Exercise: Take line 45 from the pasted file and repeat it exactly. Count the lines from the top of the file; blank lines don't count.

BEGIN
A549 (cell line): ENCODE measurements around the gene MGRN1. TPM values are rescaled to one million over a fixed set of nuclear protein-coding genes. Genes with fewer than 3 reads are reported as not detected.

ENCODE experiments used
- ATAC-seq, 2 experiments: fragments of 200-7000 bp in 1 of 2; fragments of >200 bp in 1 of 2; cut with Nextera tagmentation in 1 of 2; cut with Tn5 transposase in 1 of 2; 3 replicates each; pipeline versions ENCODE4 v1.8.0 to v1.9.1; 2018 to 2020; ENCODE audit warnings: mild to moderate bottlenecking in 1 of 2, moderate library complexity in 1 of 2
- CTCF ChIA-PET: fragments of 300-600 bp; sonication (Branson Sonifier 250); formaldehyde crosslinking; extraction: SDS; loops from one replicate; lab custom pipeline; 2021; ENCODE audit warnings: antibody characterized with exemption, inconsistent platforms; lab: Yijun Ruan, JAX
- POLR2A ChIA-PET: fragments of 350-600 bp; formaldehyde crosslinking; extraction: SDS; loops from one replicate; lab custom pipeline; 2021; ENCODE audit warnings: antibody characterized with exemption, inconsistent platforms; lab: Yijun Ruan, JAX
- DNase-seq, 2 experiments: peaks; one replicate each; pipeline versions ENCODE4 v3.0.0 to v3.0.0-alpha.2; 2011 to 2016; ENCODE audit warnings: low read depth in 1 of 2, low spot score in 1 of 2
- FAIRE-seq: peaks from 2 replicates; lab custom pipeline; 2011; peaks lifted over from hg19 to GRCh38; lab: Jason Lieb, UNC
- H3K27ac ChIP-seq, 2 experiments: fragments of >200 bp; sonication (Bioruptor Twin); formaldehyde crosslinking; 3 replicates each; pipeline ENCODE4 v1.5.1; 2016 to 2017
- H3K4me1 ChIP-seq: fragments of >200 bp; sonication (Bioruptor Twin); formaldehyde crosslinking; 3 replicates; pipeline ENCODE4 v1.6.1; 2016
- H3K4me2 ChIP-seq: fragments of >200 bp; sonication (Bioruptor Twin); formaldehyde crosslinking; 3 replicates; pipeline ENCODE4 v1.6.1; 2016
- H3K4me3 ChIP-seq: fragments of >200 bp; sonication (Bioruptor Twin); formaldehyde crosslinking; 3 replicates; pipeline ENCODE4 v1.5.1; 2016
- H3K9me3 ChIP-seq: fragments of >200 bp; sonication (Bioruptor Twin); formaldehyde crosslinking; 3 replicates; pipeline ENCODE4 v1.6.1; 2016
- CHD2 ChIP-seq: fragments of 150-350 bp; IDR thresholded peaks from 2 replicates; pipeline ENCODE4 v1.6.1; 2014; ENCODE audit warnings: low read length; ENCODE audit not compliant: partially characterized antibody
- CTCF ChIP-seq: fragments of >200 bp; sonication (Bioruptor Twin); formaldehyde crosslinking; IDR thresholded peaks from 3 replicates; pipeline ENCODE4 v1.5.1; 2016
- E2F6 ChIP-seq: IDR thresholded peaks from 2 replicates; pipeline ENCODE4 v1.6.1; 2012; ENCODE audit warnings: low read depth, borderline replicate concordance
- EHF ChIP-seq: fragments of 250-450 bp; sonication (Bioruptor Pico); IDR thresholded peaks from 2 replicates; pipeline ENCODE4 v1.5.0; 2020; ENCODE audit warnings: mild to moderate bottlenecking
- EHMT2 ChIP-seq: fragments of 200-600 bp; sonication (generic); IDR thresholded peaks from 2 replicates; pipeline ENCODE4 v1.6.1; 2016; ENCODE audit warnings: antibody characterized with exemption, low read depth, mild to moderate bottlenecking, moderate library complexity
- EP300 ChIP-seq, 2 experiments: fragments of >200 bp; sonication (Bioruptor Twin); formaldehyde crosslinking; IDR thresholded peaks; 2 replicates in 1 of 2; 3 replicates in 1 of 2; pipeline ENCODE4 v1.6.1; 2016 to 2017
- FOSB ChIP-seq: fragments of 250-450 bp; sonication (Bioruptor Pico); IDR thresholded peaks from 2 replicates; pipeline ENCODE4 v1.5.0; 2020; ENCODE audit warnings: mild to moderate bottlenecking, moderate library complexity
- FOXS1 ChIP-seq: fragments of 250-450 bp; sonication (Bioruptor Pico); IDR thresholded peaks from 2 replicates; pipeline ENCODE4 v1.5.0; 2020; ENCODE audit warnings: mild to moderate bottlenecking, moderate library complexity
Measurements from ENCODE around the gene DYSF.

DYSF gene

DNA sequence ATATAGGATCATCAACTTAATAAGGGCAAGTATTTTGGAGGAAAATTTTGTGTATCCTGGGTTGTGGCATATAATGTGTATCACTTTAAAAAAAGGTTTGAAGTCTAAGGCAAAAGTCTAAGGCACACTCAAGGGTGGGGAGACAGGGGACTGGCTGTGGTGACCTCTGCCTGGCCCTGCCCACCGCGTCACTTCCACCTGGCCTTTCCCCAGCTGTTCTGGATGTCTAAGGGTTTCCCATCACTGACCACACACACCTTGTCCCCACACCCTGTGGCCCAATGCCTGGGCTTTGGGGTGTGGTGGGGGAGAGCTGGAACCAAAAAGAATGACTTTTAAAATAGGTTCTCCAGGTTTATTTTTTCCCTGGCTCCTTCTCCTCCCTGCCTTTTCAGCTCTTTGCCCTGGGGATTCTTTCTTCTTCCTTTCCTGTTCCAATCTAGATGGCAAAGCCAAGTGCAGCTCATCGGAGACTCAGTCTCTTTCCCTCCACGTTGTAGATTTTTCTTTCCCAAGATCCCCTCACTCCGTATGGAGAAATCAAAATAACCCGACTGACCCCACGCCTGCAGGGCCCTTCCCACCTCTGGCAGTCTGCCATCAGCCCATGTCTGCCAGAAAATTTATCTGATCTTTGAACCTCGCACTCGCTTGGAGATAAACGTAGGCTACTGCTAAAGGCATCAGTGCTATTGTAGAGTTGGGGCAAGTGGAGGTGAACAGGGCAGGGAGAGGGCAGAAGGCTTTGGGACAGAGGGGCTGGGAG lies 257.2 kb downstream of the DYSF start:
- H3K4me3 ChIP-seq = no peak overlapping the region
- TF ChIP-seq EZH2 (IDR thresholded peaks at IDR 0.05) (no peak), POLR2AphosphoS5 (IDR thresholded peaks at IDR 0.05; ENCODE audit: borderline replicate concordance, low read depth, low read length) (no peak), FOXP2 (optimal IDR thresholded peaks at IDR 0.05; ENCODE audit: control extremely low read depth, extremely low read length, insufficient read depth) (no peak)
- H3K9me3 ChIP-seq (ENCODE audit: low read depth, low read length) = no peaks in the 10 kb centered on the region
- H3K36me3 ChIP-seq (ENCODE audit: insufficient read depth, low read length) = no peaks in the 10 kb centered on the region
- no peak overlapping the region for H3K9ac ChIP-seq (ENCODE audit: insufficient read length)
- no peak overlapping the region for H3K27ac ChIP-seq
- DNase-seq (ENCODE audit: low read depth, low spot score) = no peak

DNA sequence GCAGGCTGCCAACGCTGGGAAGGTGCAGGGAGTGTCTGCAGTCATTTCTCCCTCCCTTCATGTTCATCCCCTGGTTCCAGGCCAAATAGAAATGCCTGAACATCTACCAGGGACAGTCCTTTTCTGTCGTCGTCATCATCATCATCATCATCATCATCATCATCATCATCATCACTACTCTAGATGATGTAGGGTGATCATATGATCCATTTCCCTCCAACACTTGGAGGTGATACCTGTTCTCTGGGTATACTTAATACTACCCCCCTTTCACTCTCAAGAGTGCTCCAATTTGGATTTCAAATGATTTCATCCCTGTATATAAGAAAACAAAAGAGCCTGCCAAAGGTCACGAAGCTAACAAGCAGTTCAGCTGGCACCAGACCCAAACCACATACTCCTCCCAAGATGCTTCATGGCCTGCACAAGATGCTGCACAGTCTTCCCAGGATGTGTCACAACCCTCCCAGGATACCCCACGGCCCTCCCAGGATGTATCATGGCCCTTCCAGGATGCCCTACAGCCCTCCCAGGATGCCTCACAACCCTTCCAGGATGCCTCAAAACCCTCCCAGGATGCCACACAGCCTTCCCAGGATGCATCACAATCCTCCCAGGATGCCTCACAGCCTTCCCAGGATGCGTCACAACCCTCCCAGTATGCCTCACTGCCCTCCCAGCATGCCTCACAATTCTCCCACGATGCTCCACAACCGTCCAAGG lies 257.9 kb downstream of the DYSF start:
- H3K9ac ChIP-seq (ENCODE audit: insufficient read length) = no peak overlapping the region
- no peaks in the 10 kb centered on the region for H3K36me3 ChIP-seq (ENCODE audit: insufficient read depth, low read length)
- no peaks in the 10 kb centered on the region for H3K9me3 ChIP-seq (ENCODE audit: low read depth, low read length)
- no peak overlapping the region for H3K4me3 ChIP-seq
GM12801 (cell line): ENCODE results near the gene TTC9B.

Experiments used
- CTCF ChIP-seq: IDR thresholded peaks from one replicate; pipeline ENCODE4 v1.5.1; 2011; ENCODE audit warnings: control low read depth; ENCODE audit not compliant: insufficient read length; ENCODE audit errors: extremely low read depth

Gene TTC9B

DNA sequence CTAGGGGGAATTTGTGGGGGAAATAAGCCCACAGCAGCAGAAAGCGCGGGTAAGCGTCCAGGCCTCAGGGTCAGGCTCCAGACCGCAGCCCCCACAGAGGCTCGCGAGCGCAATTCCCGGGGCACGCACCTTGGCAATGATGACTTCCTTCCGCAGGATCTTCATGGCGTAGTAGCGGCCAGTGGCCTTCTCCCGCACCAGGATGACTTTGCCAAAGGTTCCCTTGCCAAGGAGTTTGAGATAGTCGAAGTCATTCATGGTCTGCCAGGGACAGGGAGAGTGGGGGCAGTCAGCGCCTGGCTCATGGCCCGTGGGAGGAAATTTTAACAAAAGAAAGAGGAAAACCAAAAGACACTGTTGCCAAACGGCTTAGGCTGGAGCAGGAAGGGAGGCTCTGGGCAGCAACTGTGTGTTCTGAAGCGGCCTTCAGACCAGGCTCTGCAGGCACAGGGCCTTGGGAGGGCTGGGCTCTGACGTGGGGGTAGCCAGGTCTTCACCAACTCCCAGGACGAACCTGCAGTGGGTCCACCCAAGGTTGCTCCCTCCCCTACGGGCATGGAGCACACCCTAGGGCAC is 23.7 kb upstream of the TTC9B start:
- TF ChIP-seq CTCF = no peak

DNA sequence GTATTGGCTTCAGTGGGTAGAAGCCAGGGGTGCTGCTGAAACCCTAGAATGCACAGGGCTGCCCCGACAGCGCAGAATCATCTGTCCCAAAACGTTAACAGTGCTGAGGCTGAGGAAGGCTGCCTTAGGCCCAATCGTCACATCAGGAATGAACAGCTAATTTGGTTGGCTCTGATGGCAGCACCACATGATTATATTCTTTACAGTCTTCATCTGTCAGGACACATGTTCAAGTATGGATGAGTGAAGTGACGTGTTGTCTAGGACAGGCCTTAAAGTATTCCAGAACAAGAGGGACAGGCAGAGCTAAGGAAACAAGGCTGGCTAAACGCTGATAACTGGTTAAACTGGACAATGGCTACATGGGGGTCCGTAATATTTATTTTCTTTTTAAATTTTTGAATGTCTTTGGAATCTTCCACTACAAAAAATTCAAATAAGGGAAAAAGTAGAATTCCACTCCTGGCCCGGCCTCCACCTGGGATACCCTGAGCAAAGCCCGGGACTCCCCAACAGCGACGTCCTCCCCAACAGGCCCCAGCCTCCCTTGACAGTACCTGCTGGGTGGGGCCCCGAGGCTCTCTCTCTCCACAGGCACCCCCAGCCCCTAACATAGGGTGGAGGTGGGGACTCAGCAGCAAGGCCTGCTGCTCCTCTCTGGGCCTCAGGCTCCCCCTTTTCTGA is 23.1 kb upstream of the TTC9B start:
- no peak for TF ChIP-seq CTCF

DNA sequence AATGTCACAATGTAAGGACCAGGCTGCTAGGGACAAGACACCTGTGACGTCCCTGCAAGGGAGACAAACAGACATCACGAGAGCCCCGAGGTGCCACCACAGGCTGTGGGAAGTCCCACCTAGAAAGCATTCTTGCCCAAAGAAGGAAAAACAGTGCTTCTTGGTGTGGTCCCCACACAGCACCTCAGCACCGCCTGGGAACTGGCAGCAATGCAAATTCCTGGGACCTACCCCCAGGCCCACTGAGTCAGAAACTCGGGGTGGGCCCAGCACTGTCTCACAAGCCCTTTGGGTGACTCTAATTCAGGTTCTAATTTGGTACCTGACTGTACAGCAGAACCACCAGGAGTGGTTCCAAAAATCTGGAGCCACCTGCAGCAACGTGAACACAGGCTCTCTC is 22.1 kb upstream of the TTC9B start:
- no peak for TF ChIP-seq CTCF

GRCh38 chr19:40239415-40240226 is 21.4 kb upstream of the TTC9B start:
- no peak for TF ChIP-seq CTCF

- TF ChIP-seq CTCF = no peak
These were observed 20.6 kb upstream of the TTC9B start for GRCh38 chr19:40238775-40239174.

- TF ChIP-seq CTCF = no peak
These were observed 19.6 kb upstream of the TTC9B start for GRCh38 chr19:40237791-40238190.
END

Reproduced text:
- no peak for TF ChIP-seq CTCF